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A Recession–Friendly Girls’ Night In

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Before we became so inundated with television, the Internet, and rushed chats with our dearest friends over a quick cup of coffee during our breaks from work, women bonded through needlework.

How to Make An American Quilt portrays the long forgotten quilting circle that has brought women in communities together in the United States since our country was established.

To, me, knitting and crocheting is more than just a fun hobby, but a bonding experience. 

I began crocheting when I was twenty years old. I begged my mom to teach me (who most likely thought I was going to quit right when I started!), which she did. I worked for nearly two months to make my first lopsided scarf, but after I got the idea down, I was hooked. (No pun intended!) After my grandfather passed, my cousin Nikki (also an avid crocheter) and I would spend Thursday nights with our grandmother, sharing stories and crocheting projects. Even today, whenever I go to see my grandmother, she wants to know what project I am working on.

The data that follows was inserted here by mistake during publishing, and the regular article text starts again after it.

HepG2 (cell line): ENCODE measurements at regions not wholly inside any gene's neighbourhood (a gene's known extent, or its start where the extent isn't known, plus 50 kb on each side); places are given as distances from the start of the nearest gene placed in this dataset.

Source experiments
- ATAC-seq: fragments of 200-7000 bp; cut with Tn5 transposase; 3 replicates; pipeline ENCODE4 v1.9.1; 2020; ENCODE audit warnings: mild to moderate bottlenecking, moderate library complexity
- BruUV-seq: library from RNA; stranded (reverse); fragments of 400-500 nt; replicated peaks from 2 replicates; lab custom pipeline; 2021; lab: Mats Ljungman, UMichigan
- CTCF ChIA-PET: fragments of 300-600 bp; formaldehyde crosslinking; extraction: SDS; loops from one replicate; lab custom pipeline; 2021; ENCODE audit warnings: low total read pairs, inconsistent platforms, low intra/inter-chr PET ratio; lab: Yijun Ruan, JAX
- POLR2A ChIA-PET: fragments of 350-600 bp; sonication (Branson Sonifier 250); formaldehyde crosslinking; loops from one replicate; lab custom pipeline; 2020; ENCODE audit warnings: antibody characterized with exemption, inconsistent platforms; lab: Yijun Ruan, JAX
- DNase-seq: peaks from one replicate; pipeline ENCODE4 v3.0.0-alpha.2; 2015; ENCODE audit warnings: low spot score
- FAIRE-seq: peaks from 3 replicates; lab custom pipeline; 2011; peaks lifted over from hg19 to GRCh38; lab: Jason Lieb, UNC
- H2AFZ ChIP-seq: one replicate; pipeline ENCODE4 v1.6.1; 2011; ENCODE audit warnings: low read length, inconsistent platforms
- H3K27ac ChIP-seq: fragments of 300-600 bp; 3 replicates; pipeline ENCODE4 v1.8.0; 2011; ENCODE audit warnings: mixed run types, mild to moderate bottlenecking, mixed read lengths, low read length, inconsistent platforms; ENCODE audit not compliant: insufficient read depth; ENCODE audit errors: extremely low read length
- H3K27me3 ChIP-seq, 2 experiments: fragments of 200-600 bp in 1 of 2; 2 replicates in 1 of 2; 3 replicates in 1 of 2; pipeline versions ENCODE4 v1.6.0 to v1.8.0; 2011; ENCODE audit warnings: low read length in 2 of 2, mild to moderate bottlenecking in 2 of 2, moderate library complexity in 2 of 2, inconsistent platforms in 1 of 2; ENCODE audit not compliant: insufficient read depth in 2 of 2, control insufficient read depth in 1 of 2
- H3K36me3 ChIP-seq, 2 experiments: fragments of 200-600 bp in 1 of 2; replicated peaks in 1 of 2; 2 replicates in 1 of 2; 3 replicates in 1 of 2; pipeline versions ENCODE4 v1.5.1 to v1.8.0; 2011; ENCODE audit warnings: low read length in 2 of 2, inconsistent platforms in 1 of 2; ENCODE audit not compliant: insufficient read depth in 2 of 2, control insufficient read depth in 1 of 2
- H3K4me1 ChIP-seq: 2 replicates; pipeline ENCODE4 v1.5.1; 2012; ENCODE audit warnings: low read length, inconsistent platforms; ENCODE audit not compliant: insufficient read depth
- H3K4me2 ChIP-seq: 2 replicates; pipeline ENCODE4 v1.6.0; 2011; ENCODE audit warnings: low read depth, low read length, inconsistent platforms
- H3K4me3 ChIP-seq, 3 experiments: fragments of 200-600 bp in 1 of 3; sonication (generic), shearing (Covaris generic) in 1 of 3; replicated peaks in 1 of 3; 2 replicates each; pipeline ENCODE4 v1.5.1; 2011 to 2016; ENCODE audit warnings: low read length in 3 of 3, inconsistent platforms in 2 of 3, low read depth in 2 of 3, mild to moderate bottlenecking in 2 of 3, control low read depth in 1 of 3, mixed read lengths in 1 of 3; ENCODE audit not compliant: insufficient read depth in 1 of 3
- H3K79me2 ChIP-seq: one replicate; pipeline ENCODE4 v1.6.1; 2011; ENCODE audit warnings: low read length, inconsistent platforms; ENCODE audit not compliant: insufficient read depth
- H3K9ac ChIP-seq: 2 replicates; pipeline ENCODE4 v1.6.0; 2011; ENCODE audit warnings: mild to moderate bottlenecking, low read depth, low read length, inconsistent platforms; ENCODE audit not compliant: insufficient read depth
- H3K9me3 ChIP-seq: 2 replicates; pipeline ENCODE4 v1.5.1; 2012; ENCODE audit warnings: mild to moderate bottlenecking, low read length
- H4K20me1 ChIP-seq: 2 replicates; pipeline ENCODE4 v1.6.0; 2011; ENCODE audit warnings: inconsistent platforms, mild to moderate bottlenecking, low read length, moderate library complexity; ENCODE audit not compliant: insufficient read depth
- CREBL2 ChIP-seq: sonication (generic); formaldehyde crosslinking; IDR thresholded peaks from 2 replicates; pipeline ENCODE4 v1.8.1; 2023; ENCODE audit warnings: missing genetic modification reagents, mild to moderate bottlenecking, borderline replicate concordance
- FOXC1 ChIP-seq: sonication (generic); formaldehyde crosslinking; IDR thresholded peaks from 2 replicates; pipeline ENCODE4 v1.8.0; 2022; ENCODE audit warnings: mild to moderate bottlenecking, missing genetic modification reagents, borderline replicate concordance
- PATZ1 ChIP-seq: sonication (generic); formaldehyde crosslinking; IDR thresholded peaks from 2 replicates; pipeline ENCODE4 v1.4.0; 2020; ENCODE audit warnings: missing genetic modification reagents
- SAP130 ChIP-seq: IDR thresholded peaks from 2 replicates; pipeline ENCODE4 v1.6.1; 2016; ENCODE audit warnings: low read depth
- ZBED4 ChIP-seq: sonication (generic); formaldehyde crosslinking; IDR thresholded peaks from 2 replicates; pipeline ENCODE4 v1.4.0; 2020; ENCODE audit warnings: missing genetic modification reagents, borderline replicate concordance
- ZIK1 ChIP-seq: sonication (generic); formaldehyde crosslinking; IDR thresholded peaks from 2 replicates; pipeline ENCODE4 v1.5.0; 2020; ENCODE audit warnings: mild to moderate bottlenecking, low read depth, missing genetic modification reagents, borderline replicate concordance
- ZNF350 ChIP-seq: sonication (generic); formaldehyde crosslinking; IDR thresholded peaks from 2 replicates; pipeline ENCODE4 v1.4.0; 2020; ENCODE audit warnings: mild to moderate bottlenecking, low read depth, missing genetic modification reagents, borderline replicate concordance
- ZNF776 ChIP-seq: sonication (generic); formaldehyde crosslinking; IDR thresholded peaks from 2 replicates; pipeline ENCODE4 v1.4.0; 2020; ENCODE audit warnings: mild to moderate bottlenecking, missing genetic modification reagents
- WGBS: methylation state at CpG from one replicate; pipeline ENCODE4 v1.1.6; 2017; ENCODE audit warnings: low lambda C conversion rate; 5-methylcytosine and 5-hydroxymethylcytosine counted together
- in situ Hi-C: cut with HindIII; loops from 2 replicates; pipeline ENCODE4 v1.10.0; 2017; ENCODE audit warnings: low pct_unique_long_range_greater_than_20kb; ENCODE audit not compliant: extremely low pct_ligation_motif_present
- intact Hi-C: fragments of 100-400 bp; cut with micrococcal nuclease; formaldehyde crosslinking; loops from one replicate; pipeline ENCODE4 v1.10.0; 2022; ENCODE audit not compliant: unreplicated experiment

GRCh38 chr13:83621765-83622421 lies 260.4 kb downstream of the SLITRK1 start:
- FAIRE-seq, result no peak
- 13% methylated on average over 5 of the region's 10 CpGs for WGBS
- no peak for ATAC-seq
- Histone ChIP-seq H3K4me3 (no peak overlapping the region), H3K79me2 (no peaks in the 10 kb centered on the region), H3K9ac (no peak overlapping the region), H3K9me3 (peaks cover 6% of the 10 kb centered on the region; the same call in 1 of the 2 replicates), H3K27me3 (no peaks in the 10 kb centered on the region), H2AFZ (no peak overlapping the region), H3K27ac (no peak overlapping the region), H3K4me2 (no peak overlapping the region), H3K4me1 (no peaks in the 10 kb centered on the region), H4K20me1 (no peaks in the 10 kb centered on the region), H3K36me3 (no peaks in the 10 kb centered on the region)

Though many people may not find the relevance of knitting or crocheting in their lives, others believe quite the opposite. With the onslaught of the online Web forum for crocheters and knitters, Ravelry has taken the Internet by storm, allowing its members to swap patterns, yarn, and fun ideas.

Knitting, crocheting, sewing, and quilting, seem to rise in popularity during a recession. Why? Well, first of all, knitting and crocheting are stress relievers. Projects are also easy to take with you on a strenuous morning commute to work. Also, you can create gifts when your purse strings are tight to give to family and friends. Bad economy or good, we all love to receive hand made gifts.

Another penny saver? Throw a knit in with your friends. Share projects over a glass of wine. With the popularity of Kate Jacobs book, The Friday Night Knit Club and its sequel, Knit Two, many women I know have been prompted to learn the craft to not only make great presents for people, but to also get an insight into this sisterhood of crafters Jacobs depicts.

Knitting and crocheting are mainstream and here to stay. GlamourGals, a New York Based nonprofit, is even throwing a “Hot Pink Party” to teach women in New York City how to knit and crochet scarves. The perfect project for beginners!

Regardless of how you feel about crafting, we all want more quality time with our friends, so grab a hook or a pair of needles, invite your girlfriends over, and give it a try!

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